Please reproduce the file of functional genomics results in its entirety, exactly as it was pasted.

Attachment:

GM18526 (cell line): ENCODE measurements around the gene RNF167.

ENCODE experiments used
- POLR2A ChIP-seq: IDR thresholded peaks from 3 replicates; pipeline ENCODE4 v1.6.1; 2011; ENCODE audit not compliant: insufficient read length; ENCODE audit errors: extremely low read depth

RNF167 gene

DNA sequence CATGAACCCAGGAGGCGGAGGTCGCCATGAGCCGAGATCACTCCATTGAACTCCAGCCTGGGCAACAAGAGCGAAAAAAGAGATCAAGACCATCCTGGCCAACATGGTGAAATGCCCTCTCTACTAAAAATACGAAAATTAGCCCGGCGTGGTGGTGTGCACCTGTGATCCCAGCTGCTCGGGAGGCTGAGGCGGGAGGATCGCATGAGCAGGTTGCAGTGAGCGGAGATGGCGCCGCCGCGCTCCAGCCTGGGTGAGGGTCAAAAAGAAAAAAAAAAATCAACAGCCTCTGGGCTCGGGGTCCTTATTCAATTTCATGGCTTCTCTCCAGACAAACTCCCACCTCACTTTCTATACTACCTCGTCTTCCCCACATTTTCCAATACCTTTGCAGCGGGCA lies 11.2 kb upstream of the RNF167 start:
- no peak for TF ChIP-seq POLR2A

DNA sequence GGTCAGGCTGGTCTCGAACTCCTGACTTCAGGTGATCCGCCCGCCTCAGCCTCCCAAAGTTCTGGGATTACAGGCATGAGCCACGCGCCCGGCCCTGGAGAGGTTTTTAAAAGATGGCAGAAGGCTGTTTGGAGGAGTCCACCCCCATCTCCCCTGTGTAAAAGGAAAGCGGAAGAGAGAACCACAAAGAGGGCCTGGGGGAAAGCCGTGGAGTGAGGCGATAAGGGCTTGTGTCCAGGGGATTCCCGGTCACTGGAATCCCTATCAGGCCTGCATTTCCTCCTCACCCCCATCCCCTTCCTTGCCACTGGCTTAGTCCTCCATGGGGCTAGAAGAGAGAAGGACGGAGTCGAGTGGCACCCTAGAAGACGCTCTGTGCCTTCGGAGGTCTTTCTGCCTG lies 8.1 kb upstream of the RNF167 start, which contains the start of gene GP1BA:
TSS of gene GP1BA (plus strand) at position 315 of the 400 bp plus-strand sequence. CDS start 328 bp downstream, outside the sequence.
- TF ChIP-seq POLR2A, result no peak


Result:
GM18526 (cell line): ENCODE measurements around the gene RNF167.

ENCODE experiments used
- POLR2A ChIP-seq: IDR thresholded peaks from 3 replicates; pipeline ENCODE4 v1.6.1; 2011; ENCODE audit not compliant: insufficient read length; ENCODE audit errors: extremely low read depth

RNF167 gene

DNA sequence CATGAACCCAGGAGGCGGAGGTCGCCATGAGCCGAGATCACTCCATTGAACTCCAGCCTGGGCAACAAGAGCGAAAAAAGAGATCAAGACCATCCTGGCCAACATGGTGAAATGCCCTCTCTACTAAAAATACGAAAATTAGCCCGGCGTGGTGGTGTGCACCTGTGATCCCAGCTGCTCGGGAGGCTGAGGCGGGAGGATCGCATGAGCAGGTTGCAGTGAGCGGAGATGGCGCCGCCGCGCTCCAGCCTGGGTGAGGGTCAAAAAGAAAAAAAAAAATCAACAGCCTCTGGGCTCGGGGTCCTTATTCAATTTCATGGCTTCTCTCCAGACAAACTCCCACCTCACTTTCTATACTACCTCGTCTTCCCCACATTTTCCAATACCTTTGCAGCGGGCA lies 11.2 kb upstream of the RNF167 start:
- no peak for TF ChIP-seq POLR2A

DNA sequence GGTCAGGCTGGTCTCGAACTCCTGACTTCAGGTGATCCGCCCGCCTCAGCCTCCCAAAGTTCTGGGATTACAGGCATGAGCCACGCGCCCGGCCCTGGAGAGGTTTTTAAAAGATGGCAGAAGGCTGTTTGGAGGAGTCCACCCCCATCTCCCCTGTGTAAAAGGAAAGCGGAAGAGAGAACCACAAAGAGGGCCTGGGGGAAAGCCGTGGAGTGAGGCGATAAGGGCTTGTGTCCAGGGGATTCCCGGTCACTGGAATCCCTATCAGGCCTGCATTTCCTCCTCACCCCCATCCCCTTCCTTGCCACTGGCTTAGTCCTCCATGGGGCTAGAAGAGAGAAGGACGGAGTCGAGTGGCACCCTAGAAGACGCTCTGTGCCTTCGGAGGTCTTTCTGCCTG lies 8.1 kb upstream of the RNF167 start, which contains the start of gene GP1BA:
TSS of gene GP1BA (plus strand) at position 315 of the 400 bp plus-strand sequence. CDS start 328 bp downstream, outside the sequence.
- TF ChIP-seq POLR2A, result no peak